-The Scrolls-

There was fresh snow on the slopes of the French Alps at Megève and in her spacious suite of the family hotel, Palace du Mont d’Arbois, Ariane marveled at the story of the scrolls as Jean Levy helped her understand the archaic Hebrew.  What she’d intended to be a pleasant weekend break from her busy schedule became the better part of a week in seclusion with Jean and their lengthy speculations about the complete meaning of the scrolls.  Now that he’d filled her in on the totality of “The Project,” she understood all of the cloak and dagger shenanigans that wrapped around Mike Jerrod’s stay in St. Émilion.  “Has Mike seen this,” she asked.  “Only bits and pieces,” replied Jean, “Now that we have the entire transliteration in Hebrew, I’ll make sure he gets a copy.”

“I want this translated into English and French and I know just the person for the job,” said Ariane, “She’ll be perfect.”

“That may well be,” said Jean, “However the scrolls and the transliteration are technically the property of the government of Israel and Shin Bet may have something to say about who does what with their Project.”

“There few people in this world who love the nation of Israel more than we do,” she said, “It is totally ingrained in the family, part of the DNA and while we love the Nation we have no particular allegiance to any particular government coalition.  We’ll talk with Ehud and he’ll make the necessary arrangements with Shin Bet.”

“Ari Weiner will be glad to hear that,” said Jean, “He long ago lost patience with Shin Bet.”

The “talk” with Ehud turned out to be more months of negotiations but in the end Christiane Sitt Arslan sat between Ari Weiner and Itzhak Zimmermann at the conference table and listened to Meir Olmert explain the ground rules for “The Project.”

Born into a prominent Jewish family in Tehran, educated in California, Mexico City, Rome, Paris and Berlin, she was a naturalized Israeli citizen and a poet published in Hebrew, Farsi, English, Spanish, French and German.  Christiane was more than qualified for the task of translating Itzhak’s transliteration of the scrolls into modern languages; but despite her capabilities and her family’s pedigree, she remained suspect in Jerusalem.  She looked around the table and found only male faces - a circumstance that was not unusual for her.  As he rambled on about the national security implications of “The Project,” Olmert never looked in her direction.  Though she wasn’t aware of it, her presence in the room was testimony to a security breach and a manifestation of Olmert’s limited influence with his senior cousin, the Prime Minister.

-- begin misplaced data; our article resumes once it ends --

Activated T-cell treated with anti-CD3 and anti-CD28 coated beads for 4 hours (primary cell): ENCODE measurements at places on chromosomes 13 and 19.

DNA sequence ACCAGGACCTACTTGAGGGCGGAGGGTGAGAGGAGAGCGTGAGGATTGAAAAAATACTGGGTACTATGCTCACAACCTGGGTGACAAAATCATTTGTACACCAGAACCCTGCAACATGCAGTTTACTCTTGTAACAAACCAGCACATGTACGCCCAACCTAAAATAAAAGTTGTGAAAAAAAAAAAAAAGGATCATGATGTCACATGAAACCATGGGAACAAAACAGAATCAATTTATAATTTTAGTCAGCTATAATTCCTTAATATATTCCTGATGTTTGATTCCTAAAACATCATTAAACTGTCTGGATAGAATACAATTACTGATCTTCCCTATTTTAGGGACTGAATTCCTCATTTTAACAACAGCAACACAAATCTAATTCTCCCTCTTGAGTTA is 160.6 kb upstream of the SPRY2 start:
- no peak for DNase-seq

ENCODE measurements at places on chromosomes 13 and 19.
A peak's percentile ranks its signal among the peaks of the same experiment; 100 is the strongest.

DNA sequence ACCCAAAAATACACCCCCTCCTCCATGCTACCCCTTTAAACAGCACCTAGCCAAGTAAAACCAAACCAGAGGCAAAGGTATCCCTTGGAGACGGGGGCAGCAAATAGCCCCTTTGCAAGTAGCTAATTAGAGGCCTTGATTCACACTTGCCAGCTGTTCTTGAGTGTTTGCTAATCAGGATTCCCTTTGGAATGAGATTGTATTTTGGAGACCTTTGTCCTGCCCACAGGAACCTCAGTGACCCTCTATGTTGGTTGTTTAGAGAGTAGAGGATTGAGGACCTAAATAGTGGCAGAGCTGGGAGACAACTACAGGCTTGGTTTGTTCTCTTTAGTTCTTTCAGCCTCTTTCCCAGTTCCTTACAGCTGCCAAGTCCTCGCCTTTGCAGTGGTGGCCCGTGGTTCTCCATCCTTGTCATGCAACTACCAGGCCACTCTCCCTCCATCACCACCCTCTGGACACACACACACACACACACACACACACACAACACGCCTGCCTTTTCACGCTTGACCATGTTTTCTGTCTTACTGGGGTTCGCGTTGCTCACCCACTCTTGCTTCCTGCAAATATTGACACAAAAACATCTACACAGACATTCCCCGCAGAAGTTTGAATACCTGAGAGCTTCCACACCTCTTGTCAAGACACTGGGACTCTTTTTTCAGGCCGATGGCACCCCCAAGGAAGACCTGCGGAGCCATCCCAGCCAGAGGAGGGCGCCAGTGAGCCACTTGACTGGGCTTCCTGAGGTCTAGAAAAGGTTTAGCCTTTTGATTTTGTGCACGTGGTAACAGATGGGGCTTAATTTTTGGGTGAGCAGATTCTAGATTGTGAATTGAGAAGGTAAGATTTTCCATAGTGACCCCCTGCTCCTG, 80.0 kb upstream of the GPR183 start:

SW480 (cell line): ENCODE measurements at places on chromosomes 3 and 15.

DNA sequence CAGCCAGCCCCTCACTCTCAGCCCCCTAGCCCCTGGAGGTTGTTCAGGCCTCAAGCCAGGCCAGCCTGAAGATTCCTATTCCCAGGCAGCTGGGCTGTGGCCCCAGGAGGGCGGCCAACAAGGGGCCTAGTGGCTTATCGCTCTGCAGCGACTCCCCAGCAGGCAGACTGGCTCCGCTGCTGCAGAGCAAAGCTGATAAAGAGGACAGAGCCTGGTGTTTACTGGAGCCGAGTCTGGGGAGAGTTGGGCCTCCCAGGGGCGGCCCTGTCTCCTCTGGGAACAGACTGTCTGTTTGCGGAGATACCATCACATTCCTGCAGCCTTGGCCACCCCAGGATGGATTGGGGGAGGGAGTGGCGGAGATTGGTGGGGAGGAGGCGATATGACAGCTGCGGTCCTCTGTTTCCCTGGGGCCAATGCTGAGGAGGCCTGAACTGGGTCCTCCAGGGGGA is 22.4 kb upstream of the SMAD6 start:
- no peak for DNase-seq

Other than some short introductory remarks Christiane made no comments, asked no questions and she was relieved when the meeting finally came to an end.  She waited until she Ari and Itzhak were outside and on their way to see the scrolls before she asked, “Must I be part of these meetings?”

“That’s up to Shin Bet,” Ari replied, “but I’ll have a word with Meir and we’ll see what can be done.”

“Thank you,” she said, “I suppose it would be too much to ask if I could work from home.”

Itzhak laughed, “That’s what I wish more than anything in the world.”

“I’m not very good with people,” she said, “And that’s why I don’t teach.  I tried once, but they irritate me with their distractions.”

After a tour of the facility and the chance to see the actual scrolls, Christiane spent the rest of that day and most of the next day carefully reading what Itzhak had transcribed into Hebrew.  She made meticulous notes with numerous questions and when she finished, she asked him, “Why have you stripped this of context?”

Itzhak replied, “Because any context I recorded as part of the transliteration would be speculation.”

“Even though a significant part of reading and writing Modern Hebrew is taken from context,” she asked.  “A significant part of many written languages is taken from context,” he replied, “You’ve been translating literature and poetry.  I assume that’s why you’re here.  Feel free to translate this work in anyway you choose.  It will make no difference to me.  I can translate the transliterated Hebrew into English as it is written, lay it down word for word line for line against what you choose to do and the readers can choose for themselves.”

“You don’t believe what is written here,” said Christiane.  “Now we come back to context,” Itzhak replied, “From all the evidence that Ari’s people have compiled the scrolls look to be legitimate artifacts from 700 to 800 BCE.  I still have my doubts about that.  What I have little doubt about is that they were written by at least four or five different hands and other than the claims made in the text; there is nothing to place the authorship in the 10th Century BCE.  To the contrary, the syntax and grammar is too advanced for that time.  If the scrolls aren’t some modern forgery, they are more likely fabrications of some familial legend written six or more generations and three hundred years after the supposed origin of the story.”